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The doctrine of second-degree seperation states that we are to seperate from believers who compromise and are in a state of disobedience before God. It is the most controversial aspect of the doctrine of seperation since it calls for believers to seperate from other believers who compromise with the world
Now, since these errant believers are not immoral, nor do they hold on to serious doctrinal error, such seperation seemed strange and even sinful. After all, we as the body of Christ ought to be united, since Jesus did prayed for unity among believers, and that this unity is a testimony to the world that they may believe that Jesus is of God (Jn. 17:21). However, unity is not an absolute good, since unity with the world is an anathema before God. We are told in Rom. 12:18 to live peacefully with all, so far as it depends on us; or in other words, as much as we are able to. Unity is good, but unity is not something that we should work for, but something which we are to work towards. Put simply, unity is found in Christ, and we must be united to Christ, THEN united with each other, not the other way around.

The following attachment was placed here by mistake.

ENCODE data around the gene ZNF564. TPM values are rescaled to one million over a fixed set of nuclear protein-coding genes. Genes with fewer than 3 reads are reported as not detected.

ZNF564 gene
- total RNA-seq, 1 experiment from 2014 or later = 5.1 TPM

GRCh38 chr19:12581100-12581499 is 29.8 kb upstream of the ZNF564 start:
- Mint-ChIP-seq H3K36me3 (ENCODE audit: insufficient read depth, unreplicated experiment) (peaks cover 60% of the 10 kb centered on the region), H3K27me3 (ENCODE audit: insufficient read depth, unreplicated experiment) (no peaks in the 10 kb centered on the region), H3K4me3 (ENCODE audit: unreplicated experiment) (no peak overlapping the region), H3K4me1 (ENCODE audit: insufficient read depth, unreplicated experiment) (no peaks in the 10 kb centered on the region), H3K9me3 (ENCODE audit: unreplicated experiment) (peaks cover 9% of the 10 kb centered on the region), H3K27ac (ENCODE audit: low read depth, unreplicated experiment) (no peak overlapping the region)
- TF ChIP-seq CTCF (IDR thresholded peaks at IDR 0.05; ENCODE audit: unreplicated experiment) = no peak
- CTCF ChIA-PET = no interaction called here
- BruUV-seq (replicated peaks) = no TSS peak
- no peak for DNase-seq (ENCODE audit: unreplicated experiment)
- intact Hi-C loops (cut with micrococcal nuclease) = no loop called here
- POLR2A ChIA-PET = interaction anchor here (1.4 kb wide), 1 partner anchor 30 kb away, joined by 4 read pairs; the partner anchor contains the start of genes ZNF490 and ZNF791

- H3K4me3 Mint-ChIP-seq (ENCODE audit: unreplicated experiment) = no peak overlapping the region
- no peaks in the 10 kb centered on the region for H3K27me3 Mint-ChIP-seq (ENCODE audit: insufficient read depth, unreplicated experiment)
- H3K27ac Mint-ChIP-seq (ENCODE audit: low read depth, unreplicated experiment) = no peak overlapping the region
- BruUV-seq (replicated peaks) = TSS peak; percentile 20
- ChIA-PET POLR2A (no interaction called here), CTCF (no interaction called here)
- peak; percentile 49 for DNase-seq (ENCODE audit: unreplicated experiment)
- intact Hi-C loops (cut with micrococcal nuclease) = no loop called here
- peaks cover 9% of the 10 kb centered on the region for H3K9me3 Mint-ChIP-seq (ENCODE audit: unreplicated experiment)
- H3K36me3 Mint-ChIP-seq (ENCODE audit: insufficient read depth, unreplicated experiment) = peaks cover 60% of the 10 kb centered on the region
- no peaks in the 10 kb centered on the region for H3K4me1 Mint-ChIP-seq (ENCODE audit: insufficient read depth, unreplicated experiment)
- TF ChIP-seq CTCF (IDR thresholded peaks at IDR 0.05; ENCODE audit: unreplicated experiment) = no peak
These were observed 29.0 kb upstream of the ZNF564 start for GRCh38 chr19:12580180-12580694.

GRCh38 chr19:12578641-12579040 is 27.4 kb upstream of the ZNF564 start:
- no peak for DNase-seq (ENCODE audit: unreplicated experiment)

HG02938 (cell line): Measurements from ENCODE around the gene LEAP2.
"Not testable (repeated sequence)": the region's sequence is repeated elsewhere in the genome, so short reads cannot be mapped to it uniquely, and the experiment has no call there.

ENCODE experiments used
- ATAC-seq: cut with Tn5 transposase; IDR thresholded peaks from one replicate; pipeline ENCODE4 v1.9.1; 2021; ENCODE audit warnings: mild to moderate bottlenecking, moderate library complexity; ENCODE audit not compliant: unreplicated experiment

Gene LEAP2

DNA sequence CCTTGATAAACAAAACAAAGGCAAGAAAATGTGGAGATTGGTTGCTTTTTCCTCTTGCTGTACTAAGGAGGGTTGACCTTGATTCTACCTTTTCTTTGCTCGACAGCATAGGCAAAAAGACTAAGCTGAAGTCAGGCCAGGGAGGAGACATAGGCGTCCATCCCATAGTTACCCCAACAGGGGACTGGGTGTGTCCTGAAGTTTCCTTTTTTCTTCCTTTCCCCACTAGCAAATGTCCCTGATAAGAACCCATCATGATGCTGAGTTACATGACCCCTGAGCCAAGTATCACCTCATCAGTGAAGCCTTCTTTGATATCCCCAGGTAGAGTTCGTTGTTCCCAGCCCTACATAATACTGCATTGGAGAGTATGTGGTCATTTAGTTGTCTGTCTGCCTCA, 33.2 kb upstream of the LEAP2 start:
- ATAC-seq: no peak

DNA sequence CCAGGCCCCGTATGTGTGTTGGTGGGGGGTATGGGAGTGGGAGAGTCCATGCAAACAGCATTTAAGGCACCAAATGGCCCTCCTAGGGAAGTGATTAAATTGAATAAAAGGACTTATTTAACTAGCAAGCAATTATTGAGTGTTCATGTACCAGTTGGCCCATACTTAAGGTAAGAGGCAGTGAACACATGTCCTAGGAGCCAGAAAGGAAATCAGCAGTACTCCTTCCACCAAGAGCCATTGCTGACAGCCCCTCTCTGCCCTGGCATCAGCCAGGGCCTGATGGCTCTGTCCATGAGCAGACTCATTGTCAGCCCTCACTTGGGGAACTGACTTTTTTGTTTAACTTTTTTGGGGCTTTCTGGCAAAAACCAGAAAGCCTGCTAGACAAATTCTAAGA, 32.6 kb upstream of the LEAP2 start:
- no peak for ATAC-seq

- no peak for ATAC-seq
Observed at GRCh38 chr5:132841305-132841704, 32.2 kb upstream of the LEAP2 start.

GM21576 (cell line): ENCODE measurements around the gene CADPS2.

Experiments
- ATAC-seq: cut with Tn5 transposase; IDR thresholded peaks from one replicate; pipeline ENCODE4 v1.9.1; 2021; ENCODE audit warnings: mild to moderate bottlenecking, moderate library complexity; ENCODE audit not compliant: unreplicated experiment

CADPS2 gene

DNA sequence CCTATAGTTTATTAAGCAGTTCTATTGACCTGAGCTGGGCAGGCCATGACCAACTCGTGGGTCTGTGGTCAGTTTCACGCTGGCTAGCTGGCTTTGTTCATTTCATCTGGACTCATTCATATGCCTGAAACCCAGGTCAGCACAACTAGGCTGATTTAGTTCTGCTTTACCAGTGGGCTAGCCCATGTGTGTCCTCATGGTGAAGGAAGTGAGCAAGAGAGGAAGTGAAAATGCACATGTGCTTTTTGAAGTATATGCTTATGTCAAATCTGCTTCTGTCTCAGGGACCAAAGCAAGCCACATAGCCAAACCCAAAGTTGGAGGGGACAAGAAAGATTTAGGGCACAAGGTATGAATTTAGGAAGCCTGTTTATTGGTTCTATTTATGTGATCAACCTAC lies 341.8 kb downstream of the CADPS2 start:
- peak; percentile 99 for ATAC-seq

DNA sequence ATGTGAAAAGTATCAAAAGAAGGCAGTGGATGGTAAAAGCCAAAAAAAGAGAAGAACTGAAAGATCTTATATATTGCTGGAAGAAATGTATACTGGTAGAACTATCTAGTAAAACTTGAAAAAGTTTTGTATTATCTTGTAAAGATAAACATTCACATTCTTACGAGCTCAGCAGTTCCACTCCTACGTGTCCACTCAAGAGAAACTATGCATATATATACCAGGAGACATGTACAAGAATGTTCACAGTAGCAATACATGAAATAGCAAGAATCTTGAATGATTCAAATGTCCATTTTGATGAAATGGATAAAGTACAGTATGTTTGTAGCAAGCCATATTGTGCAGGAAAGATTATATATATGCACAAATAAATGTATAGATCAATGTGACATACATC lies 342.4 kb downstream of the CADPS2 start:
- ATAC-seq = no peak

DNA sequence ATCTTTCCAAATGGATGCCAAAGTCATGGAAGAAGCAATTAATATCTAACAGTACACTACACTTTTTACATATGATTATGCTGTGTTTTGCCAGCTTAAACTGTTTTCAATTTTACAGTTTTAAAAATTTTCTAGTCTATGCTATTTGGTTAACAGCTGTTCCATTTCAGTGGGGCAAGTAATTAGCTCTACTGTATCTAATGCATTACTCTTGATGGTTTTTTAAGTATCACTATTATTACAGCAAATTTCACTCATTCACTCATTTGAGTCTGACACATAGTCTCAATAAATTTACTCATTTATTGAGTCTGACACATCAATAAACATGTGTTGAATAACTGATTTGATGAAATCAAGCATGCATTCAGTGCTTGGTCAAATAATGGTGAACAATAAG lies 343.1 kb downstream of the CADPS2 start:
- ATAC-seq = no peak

The question is to be asked as to the rationale behind second-degree seperation from compromisers of the faith. The rationale behind second-degree seperation is the same behind that of first degree seperation — holiness. Second degree seperation is done because of holiness. As much as we should want unity within the body of Christ, unity is not to be purchased by compromising our obedience to God in holiness. When we collaborate with unbelievers in ministry, our witness for God is compromised, and that's why it is wrong to do so. Similarly, when we collaborate with compromisers in ministry, instead of reproving them, we are sharing in their sins. Our witness for God is sullied, as we are then associated with the heretics they work with. Furthermore, by not rebuking them for their sins, we actually hate them rather than love these compromisers (Prov. 27:5-6).